Some are very real, poetry is about emotion and life, and it is hard for it to not be realistic. However several of my poems are also from the point of view of the persona’s I created, so some of it isn’t realistic to me.

For the horror stories there is very little of the specific details which is realistic, however the idea of good verses bad is woven through the horror stories and this is a universal concept.

Fiona: Are experiences based on someone you know, or events in your own life?

In the poetry, some are. I had a bad heartbreak and so many of the poems to do with how it hurts you after and trying to come back to normality are true to my experiences and relate to that time in my life. I also had a bereavement and the two poems on grief, which were difficult to write, were connected to that. A few others have been linked to events, but many are an amalgamation of me, my persona’s and random events in the wider world which have filtered through and onto the page.

For the series, “Descent into Darkness” I have touched upon the darker side of human nature, posing philosophical and psychological questions. I think some themes are relatable – even if the specific events and extreme outcomes are not. We are people and we are filled with good and bad, I suppose I tried to show that darkness is relative. Particularly with issues such as depression, where a person may come across as if they have changed, prone to low and aggressive moods, something I am personally familiar with. It doesn’t make me a bad person, but some of my past actions may make people think I might be. My “Descent into Darkness Series” looks at how a person can appear dark whilst in themselves being good, if albeit a little damaged.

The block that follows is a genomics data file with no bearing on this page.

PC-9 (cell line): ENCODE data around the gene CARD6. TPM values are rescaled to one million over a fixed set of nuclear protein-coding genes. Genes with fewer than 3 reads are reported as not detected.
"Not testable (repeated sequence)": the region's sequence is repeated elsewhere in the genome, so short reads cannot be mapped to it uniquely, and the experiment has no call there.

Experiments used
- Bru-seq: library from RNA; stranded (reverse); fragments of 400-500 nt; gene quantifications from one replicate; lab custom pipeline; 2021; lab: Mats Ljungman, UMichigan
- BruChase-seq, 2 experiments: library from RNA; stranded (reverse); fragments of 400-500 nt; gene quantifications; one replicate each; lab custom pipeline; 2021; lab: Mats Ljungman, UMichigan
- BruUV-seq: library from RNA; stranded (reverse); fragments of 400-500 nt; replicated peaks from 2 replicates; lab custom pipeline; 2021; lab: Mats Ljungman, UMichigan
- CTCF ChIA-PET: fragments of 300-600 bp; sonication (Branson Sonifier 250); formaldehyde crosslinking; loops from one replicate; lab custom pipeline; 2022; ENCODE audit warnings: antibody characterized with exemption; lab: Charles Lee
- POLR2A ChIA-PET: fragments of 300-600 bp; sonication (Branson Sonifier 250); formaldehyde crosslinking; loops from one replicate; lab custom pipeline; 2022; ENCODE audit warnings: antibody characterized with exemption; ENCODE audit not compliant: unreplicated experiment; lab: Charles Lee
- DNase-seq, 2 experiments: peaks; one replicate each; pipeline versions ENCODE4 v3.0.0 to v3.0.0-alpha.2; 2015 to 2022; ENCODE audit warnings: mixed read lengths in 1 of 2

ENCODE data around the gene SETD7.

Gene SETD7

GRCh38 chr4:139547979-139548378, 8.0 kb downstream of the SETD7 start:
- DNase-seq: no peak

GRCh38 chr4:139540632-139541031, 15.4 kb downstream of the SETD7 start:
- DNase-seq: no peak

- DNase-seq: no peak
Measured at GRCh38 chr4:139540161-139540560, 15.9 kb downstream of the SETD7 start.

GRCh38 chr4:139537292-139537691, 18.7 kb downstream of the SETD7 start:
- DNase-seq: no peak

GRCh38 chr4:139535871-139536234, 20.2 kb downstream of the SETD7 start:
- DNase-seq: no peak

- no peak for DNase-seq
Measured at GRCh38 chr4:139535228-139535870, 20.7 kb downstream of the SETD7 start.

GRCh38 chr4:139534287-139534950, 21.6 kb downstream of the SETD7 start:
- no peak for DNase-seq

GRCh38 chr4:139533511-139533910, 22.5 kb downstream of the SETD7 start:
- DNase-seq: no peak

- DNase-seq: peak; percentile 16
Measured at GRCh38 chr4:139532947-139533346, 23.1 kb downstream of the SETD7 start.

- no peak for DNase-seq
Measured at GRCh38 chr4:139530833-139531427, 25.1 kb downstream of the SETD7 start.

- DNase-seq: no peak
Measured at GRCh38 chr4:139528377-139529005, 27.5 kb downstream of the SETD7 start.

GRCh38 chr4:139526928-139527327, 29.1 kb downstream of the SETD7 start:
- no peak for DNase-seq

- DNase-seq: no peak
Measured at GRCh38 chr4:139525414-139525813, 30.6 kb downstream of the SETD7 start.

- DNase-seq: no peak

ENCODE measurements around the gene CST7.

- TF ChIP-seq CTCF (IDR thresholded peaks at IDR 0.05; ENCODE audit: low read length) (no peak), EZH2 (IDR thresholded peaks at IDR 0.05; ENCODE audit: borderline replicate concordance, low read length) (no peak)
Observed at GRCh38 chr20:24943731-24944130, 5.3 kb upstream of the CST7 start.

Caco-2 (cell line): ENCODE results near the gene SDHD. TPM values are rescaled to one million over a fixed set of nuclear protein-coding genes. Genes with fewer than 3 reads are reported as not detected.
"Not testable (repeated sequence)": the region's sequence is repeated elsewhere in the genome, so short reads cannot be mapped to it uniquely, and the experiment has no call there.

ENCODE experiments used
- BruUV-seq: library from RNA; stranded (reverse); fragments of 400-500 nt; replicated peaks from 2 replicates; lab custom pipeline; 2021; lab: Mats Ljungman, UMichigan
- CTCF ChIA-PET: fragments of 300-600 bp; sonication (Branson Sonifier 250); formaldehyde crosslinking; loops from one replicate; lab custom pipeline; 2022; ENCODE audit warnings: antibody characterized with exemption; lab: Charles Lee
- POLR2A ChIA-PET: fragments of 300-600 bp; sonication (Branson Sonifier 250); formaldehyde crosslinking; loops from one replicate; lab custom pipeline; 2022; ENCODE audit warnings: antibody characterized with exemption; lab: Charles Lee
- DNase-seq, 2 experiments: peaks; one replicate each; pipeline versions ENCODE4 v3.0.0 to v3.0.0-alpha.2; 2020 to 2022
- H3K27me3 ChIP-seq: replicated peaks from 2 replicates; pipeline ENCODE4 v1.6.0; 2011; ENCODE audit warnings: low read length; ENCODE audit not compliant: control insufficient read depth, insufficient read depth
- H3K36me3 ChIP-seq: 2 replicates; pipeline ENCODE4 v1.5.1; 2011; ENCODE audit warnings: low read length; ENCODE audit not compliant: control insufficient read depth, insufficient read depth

Fiona: What books have most influenced your life most?

I have often joked about “The Very Hungry Caterpillar”, but I don’t think that counts. I don’t think a book has ever influenced my life particularly, they’ve helped to broaden my mind and educate me, but I would be lying if I said they altered me as an individual. Some books have stayed with me, such as the Dennis Wheatley books I have mentioned, and Simon Armitage’s works have reoccurred to me a few times, but nothing has been earth shattering enough to comment.

Fiona: If you had to choose, which writer would you consider a mentor?

Dennis Wheatley, his horror writing made my skin crawl in my earlier years.

Poetry, Philip Larkin was a great poet, amazing at persona poetry too. I only hope one day I can be half as talented as him.

Fiona: What book are you reading now?

There are a couple,

“A Child Is Torn: Innocence Lost” by Dawn Kopman Widden

and the other is

“Hidden Darkness: Nightclub” by C J Austin

both of which are great so far, definitely worth one clicking!

Fiona: Are there any new authors that have grasped your interest?

A few, I have recently met a lot of indie authors and have been looking at their works.

C J Austin is one of those new authors.

Christa Lynn “Running From Destiny”

And I have found a new appreciation for zombie horror with Kevin Banker’s “L-21”

Fiona: What are your current projects?

My New Year release of the “Descent into Darkness Series” it is to be a collection of short stories. The release date is set for January 24th.

Fiona: Name one entity that you feel supported you outside of family members.

Titan Inkorp. –

They help all authors and are an amazingly supportive bunch of people, I wouldn’t be where I am without them. If anyone is trying to get published, want to use professionals for author services or are simply curious about the world of books, go and have a look at them! They have their own online bookstore too, here is the link to meant on their site –

Fiona: Do you see writing as a career?

Well if it starts paying the bills, for now it is a fun pass time where I can enjoy my passion, That is what I like most. But of course I would love for it to transform into a lifelong career.

Fiona: If you had to do it all over again, would you change anything in your latest book?

I haven’t re-read it yet. I daren’t because I’m my own worst critic!